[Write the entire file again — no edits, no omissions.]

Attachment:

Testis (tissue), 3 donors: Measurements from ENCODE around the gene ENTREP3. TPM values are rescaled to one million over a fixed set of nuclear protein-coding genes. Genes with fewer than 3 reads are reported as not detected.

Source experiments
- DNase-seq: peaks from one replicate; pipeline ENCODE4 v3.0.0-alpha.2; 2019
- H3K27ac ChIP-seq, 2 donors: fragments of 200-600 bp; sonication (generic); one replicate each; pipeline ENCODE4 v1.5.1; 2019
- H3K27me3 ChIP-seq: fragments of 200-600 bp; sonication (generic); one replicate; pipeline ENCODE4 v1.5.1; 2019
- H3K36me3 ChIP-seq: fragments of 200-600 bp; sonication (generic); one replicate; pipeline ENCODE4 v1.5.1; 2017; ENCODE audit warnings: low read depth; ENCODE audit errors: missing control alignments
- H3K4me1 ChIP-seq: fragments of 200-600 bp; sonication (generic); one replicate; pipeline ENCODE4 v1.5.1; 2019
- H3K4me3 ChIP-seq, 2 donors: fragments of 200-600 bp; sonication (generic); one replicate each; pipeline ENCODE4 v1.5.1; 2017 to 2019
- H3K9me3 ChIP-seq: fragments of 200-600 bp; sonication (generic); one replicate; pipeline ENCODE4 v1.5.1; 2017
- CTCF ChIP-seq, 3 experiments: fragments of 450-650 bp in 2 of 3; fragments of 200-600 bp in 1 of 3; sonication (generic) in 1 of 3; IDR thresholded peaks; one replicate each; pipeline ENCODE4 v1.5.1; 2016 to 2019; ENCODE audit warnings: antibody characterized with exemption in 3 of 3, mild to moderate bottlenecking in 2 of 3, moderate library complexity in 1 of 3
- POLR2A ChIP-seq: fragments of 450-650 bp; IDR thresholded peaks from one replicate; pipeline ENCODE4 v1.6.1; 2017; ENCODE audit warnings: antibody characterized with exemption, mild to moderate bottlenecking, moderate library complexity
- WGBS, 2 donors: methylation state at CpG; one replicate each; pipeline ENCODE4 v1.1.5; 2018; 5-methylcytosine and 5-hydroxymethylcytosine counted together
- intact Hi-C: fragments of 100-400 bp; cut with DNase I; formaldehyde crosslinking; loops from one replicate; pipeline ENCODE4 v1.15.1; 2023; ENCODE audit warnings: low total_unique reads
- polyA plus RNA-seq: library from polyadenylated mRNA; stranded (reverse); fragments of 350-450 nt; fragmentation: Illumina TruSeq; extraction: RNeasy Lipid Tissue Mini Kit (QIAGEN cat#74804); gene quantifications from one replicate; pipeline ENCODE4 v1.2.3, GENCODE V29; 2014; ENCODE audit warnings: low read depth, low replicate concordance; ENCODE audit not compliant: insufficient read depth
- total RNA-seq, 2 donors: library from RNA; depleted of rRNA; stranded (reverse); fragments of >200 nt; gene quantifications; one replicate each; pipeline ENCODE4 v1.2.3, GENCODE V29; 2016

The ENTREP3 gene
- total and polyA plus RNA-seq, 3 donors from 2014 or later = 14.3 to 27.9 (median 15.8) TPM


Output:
Testis (tissue), 3 donors: Measurements from ENCODE around the gene ENTREP3. TPM values are rescaled to one million over a fixed set of nuclear protein-coding genes. Genes with fewer than 3 reads are reported as not detected.

Source experiments
- DNase-seq: peaks from one replicate; pipeline ENCODE4 v3.0.0-alpha.2; 2019
- H3K27ac ChIP-seq, 2 donors: fragments of 200-600 bp; sonication (generic); one replicate each; pipeline ENCODE4 v1.5.1; 2019
- H3K27me3 ChIP-seq: fragments of 200-600 bp; sonication (generic); one replicate; pipeline ENCODE4 v1.5.1; 2019
- H3K36me3 ChIP-seq: fragments of 200-600 bp; sonication (generic); one replicate; pipeline ENCODE4 v1.5.1; 2017; ENCODE audit warnings: low read depth; ENCODE audit errors: missing control alignments
- H3K4me1 ChIP-seq: fragments of 200-600 bp; sonication (generic); one replicate; pipeline ENCODE4 v1.5.1; 2019
- H3K4me3 ChIP-seq, 2 donors: fragments of 200-600 bp; sonication (generic); one replicate each; pipeline ENCODE4 v1.5.1; 2017 to 2019
- H3K9me3 ChIP-seq: fragments of 200-600 bp; sonication (generic); one replicate; pipeline ENCODE4 v1.5.1; 2017
- CTCF ChIP-seq, 3 experiments: fragments of 450-650 bp in 2 of 3; fragments of 200-600 bp in 1 of 3; sonication (generic) in 1 of 3; IDR thresholded peaks; one replicate each; pipeline ENCODE4 v1.5.1; 2016 to 2019; ENCODE audit warnings: antibody characterized with exemption in 3 of 3, mild to moderate bottlenecking in 2 of 3, moderate library complexity in 1 of 3
- POLR2A ChIP-seq: fragments of 450-650 bp; IDR thresholded peaks from one replicate; pipeline ENCODE4 v1.6.1; 2017; ENCODE audit warnings: antibody characterized with exemption, mild to moderate bottlenecking, moderate library complexity
- WGBS, 2 donors: methylation state at CpG; one replicate each; pipeline ENCODE4 v1.1.5; 2018; 5-methylcytosine and 5-hydroxymethylcytosine counted together
- intact Hi-C: fragments of 100-400 bp; cut with DNase I; formaldehyde crosslinking; loops from one replicate; pipeline ENCODE4 v1.15.1; 2023; ENCODE audit warnings: low total_unique reads
- polyA plus RNA-seq: library from polyadenylated mRNA; stranded (reverse); fragments of 350-450 nt; fragmentation: Illumina TruSeq; extraction: RNeasy Lipid Tissue Mini Kit (QIAGEN cat#74804); gene quantifications from one replicate; pipeline ENCODE4 v1.2.3, GENCODE V29; 2014; ENCODE audit warnings: low read depth, low replicate concordance; ENCODE audit not compliant: insufficient read depth
- total RNA-seq, 2 donors: library from RNA; depleted of rRNA; stranded (reverse); fragments of >200 nt; gene quantifications; one replicate each; pipeline ENCODE4 v1.2.3, GENCODE V29; 2016

The ENTREP3 gene
- total and polyA plus RNA-seq, 3 donors from 2014 or later = 14.3 to 27.9 (median 15.8) TPM